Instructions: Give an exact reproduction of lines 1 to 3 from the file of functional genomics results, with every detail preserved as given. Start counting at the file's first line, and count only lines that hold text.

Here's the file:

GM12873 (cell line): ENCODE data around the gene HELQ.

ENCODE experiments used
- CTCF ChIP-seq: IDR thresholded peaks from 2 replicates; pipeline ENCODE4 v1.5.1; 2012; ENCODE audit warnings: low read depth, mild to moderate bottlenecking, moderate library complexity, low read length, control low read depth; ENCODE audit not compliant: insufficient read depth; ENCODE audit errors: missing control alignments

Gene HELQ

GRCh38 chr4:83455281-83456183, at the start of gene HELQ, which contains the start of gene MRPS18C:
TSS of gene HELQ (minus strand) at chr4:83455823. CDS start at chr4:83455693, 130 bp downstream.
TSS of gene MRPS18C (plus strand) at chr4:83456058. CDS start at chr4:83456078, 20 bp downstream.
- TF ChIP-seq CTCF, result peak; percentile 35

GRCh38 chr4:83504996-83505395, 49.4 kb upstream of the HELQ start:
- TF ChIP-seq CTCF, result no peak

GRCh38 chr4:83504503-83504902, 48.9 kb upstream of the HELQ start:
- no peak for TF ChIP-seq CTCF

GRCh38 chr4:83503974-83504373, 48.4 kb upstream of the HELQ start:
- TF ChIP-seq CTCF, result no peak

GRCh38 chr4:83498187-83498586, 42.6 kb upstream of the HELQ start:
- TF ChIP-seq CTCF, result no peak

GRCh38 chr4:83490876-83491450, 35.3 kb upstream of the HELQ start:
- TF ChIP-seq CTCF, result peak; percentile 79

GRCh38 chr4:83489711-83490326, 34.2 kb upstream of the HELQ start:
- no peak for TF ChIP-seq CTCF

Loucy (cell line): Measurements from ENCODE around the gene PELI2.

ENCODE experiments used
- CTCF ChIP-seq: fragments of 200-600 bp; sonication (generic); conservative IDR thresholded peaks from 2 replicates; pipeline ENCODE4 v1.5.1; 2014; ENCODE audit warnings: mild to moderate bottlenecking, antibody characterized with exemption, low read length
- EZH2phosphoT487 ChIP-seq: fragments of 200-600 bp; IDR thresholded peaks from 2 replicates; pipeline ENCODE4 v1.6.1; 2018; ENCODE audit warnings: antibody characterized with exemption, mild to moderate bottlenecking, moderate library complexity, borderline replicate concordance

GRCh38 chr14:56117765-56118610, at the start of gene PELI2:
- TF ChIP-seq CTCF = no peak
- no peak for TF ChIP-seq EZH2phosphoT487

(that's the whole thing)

GM12873 (cell line): ENCODE data around the gene HELQ.

ENCODE experiments used
- CTCF ChIP-seq: IDR thresholded peaks from 2 replicates; pipeline ENCODE4 v1.5.1; 2012; ENCODE audit warnings: low read depth, mild to moderate bottlenecking, moderate library complexity, low read length, control low read depth; ENCODE audit not compliant: insufficient read depth; ENCODE audit errors: missing control alignments